Consequently, any measures taken will need to be assessed through the prism of who has the power to adopt the initiatives agreed. This leaves three options.

The first is where the EU and UK can take unilateral measures to facilitate trade in a ‘no deal Brexit’. For example, the EU has the power to declare adequacy or equivalence with regarding to passporting for financial services and data flows.

However, where there is a requirement of reciprocity, things may not be so straight-forward. This is the case for example in relation to visas, where the EU declared that is willing to waive visas for UK citizens, but only if the UK does not require EU citizens to apply for visas.

Then there are areas where a specific agreement between the parties is generally required to provide for effective reciprocal arrangements between the two sides.

It is possible for the UK to conclude an agreement with the EU as whole, or with individual states, depending on the subject matter. It is also possible to conclude a mixed agreement, where the EU, the member states and the UK are all parties to the agreement.

The quickest form of agreement to ratify is one where there is an agreement between the EU and the UK. This type of agreement requires a reading in the European Parliament and the member states to sign off in the Council. However, this process can be used only where the EU has exclusive competence – for example with regard to the trade in goods and services. This process cannot be used to grant the UK access to the internal market.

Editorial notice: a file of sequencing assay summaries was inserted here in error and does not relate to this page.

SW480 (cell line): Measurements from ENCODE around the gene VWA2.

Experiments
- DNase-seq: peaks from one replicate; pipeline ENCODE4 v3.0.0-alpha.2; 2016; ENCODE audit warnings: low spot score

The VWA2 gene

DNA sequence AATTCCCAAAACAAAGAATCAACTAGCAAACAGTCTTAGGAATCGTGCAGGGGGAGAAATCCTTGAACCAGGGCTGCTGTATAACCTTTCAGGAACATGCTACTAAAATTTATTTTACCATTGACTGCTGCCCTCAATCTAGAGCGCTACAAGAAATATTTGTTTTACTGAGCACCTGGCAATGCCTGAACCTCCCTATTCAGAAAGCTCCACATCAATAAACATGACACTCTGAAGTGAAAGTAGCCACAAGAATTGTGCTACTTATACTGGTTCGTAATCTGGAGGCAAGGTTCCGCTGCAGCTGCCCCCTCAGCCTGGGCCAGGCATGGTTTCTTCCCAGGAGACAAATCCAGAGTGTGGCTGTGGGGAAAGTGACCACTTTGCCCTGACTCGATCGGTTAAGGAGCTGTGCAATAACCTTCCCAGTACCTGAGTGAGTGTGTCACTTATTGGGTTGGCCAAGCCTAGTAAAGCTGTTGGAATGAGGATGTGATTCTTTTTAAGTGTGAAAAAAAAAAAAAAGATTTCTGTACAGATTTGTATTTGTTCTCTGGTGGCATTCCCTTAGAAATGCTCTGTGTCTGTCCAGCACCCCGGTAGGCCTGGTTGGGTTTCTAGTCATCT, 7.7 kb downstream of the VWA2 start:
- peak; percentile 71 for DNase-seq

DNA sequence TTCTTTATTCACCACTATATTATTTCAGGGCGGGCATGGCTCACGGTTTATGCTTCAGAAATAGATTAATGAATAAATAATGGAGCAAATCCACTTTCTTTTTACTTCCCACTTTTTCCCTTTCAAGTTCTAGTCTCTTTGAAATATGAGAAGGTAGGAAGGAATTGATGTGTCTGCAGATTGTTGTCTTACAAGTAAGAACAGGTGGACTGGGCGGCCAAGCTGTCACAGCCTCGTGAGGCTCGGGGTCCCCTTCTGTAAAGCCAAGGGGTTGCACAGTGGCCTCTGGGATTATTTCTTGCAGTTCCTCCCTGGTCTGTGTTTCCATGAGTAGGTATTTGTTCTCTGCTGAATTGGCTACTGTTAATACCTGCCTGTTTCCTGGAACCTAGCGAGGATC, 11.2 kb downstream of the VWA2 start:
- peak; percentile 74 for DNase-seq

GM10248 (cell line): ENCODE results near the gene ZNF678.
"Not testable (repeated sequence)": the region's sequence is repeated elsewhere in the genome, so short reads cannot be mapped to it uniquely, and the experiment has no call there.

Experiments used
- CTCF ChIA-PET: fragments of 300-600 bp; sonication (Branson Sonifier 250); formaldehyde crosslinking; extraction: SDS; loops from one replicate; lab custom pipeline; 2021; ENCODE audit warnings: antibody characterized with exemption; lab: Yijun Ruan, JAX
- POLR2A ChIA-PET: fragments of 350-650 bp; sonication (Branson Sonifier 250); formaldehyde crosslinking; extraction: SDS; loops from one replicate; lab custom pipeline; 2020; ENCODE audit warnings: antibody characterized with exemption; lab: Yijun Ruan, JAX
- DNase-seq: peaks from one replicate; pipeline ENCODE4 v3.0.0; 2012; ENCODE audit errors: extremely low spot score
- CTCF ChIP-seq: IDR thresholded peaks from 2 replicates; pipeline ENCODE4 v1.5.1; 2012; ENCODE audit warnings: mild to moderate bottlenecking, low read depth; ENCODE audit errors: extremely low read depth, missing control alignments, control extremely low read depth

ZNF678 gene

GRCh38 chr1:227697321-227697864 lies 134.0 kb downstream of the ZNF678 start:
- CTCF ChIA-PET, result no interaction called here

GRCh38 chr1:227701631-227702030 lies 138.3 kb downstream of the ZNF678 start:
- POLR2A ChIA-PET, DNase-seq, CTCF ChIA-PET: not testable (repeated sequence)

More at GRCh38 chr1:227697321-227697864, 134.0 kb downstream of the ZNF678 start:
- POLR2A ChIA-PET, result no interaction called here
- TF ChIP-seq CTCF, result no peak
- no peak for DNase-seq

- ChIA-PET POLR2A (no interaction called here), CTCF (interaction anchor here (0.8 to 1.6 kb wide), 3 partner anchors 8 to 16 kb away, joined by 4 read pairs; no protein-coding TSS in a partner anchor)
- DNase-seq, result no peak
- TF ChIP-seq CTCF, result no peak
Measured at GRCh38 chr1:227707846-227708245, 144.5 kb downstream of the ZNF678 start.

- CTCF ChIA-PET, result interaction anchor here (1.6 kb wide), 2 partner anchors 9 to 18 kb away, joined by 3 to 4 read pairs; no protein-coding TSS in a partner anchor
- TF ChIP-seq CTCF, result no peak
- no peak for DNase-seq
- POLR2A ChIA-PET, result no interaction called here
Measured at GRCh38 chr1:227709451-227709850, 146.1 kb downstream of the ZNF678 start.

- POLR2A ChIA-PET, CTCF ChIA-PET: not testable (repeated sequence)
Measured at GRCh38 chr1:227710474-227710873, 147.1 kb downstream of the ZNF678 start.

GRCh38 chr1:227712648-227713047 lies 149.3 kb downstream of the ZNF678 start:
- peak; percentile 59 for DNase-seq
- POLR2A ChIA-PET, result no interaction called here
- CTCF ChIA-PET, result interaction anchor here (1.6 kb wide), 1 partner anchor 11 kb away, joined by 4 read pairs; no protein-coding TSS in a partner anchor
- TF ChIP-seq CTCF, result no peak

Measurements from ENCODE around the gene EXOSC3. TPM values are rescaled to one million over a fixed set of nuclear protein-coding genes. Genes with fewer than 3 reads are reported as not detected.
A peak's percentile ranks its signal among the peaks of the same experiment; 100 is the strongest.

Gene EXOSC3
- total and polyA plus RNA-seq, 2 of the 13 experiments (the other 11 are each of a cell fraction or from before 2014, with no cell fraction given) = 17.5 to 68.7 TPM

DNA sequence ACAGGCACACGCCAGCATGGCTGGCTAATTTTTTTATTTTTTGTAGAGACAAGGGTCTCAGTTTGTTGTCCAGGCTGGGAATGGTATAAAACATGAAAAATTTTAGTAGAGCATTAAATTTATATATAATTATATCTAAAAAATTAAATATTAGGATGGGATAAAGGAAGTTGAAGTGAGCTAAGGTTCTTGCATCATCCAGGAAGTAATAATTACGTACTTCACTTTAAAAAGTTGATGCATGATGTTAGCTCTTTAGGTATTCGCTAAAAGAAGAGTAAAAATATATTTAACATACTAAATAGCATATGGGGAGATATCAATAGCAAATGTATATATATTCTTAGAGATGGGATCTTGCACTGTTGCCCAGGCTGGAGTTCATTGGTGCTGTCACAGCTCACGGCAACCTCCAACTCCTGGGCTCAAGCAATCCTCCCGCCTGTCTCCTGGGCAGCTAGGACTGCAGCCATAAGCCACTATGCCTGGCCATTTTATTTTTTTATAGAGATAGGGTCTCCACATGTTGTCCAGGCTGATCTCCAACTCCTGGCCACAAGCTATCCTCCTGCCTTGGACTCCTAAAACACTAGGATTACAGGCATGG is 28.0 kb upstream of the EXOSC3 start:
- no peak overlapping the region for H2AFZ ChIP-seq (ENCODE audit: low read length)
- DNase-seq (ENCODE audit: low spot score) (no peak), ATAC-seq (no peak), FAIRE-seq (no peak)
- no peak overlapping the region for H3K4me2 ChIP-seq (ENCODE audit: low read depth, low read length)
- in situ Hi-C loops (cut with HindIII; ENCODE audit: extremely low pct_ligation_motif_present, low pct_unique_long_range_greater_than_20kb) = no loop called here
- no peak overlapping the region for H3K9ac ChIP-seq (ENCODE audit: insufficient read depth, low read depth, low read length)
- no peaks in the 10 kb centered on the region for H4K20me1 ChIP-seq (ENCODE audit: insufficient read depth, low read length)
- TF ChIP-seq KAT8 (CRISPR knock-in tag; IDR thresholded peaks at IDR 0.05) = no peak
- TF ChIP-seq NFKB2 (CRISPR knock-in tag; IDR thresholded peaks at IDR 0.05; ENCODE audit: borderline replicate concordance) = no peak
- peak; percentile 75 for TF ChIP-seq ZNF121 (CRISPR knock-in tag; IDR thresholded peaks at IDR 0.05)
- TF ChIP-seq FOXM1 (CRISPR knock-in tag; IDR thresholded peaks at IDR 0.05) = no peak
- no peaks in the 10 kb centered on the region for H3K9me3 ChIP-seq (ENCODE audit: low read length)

In all other cases, where the EU does not have exclusive competence, it is possible to work out bilateral agreements with the member states. It would be possible to create a mixed agreement with the EU and all the member states, but the negotiations of these agreements are complex, not to mention the ratification which usually takes at least a couple of years. Therefore, bilateral negotiations may be the quickest route should the UK find itself in a ‘no deal’ scenario.

However, it must be kept in mind that any bilateral negotiations cannot breach or infringe upon the exclusive competences of the EU. Trade in goods and transport are of particular interest here, as one of the crucial priorities in a no deal situation would be to ensure that food and medicines can reach the UK market.

As a result, the consequences of a ‘no deal Brexit’ would set the UK on a very difficult and radically different path compared to that of the Withdrawal Agreement. This is a path from where it will take time to recover and to reach the agreements needed to fully resume trade between both blocs.

 

This article will also be published by the British Chamber of Commerce (EU and Belgium) on 3 December 2018.

 

  • Print
  • Share
  • Save

About the Joint Brussels Office

EU flag

The Law Societies' Brussels Office monitors developments and represents the profession in negotiations with the European institutions.

Find out more about the Joint Brussels Office